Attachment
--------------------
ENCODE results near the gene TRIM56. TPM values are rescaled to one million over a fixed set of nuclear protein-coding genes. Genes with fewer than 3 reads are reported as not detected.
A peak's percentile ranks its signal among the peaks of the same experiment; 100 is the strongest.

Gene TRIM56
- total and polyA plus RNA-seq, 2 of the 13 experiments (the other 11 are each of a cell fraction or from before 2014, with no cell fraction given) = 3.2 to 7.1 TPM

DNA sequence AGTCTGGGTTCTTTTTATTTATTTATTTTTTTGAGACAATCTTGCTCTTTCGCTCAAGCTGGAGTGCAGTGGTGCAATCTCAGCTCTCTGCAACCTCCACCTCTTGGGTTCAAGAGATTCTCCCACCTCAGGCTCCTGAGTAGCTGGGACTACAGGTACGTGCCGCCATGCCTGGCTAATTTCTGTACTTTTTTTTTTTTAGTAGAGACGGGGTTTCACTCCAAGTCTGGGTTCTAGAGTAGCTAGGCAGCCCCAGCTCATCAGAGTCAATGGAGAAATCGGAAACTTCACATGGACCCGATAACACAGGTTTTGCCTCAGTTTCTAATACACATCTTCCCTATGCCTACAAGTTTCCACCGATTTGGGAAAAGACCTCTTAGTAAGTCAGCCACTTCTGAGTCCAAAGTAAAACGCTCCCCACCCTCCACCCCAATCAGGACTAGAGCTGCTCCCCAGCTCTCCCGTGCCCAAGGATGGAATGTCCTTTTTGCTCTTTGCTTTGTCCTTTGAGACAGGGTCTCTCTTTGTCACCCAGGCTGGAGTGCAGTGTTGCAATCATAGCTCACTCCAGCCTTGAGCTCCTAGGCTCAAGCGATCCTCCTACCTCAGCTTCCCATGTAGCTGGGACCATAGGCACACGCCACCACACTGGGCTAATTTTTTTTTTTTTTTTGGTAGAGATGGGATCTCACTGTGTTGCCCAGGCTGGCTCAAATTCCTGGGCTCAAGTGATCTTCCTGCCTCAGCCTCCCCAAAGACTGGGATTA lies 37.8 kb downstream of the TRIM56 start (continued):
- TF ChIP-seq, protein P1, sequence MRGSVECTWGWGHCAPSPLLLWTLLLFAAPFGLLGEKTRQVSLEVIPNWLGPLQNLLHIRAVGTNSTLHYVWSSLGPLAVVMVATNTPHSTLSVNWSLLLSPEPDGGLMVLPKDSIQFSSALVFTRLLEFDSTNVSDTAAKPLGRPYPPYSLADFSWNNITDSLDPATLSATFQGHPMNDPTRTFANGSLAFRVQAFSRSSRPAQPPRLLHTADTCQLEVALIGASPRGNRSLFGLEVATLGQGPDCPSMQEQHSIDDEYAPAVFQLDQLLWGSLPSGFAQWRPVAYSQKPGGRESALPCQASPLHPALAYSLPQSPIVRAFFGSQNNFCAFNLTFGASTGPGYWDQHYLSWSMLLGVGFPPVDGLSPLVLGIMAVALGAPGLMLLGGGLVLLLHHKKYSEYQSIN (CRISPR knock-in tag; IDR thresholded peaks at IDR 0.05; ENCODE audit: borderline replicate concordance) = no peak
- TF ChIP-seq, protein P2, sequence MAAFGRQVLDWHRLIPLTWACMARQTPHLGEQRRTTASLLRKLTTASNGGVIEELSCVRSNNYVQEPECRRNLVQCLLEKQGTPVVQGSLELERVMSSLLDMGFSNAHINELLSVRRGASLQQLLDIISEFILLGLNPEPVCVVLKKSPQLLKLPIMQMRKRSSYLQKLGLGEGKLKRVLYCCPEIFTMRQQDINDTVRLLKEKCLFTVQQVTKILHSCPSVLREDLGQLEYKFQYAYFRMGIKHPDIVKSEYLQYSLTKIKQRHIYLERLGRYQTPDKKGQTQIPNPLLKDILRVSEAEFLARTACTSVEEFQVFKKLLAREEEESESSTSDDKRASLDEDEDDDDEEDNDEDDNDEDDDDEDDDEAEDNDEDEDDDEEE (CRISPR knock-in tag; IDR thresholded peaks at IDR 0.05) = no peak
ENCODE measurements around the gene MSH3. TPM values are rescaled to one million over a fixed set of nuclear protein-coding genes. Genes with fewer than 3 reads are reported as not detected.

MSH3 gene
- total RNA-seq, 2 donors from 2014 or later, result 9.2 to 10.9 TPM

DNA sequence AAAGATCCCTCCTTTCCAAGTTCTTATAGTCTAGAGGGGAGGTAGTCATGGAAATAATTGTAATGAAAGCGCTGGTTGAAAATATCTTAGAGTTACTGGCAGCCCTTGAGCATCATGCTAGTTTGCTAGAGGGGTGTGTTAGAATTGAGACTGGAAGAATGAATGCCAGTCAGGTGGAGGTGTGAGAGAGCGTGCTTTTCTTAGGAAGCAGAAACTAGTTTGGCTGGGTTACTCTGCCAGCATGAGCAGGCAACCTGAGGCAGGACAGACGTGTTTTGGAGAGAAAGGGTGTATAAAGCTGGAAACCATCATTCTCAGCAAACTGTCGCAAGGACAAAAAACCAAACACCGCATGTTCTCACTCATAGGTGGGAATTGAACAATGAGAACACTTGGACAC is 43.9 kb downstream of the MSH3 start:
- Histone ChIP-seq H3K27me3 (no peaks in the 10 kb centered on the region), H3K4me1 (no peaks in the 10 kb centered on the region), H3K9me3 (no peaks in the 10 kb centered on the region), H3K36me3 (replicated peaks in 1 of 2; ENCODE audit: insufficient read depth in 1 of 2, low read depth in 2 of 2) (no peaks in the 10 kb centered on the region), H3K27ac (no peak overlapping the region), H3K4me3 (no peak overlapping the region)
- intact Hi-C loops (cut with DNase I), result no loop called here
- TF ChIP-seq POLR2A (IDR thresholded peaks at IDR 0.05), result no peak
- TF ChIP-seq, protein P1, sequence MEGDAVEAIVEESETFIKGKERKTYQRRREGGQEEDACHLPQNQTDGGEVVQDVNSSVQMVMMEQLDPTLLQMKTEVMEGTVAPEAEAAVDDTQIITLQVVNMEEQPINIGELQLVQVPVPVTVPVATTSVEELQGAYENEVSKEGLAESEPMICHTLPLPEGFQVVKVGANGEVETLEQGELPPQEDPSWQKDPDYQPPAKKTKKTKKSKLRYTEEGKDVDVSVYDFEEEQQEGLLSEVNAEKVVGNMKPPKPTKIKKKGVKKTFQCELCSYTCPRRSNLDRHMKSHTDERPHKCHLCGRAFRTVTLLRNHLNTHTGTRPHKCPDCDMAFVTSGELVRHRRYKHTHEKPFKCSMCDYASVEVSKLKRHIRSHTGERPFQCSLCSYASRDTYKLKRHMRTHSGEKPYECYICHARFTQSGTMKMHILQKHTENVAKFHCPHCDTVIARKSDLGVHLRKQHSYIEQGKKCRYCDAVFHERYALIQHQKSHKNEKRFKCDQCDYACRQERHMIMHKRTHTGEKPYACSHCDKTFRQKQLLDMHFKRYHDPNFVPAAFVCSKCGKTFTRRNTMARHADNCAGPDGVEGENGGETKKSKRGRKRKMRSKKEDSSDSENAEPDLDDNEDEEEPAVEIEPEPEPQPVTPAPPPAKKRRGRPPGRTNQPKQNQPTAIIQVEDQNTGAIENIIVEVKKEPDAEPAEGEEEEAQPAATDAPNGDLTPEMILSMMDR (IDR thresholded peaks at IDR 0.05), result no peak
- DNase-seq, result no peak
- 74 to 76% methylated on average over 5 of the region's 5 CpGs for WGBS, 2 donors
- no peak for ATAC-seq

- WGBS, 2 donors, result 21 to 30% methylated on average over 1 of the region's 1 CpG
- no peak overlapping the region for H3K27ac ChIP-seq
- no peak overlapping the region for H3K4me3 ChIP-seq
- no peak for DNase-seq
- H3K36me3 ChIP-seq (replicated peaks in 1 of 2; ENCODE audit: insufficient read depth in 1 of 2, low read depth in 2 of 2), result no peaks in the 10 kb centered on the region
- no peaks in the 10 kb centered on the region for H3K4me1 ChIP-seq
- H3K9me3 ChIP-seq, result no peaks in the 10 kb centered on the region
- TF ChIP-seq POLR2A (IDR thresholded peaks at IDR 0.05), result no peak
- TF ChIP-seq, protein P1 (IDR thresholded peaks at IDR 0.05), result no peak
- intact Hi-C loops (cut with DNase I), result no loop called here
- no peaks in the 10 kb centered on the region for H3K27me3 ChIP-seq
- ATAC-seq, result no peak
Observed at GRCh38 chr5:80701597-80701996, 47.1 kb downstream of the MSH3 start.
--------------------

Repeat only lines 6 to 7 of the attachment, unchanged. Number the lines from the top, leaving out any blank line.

- TF ChIP-seq, protein P1, sequence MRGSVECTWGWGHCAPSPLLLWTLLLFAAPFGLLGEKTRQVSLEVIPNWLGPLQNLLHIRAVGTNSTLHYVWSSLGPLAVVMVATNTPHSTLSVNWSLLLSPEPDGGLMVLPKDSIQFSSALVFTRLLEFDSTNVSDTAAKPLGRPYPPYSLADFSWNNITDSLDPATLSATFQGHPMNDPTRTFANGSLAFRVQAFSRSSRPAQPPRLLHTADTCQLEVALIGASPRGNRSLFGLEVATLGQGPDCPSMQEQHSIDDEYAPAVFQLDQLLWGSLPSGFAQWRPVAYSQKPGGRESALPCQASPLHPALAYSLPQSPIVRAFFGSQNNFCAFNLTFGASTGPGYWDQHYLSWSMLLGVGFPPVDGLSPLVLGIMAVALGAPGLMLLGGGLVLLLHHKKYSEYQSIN (CRISPR knock-in tag; IDR thresholded peaks at IDR 0.05; ENCODE audit: borderline replicate concordance) = no peak
- TF ChIP-seq, protein P2, sequence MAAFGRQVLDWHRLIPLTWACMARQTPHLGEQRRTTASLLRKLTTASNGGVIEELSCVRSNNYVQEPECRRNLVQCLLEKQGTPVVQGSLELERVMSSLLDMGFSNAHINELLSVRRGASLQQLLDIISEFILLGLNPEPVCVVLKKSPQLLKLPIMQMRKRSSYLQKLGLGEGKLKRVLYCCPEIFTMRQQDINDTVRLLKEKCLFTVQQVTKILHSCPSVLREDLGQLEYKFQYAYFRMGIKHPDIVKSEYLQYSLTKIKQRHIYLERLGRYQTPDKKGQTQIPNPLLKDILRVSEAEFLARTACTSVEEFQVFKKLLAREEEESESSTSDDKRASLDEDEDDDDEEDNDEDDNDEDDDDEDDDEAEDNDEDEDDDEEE (CRISPR knock-in tag; IDR thresholded peaks at IDR 0.05) = no peak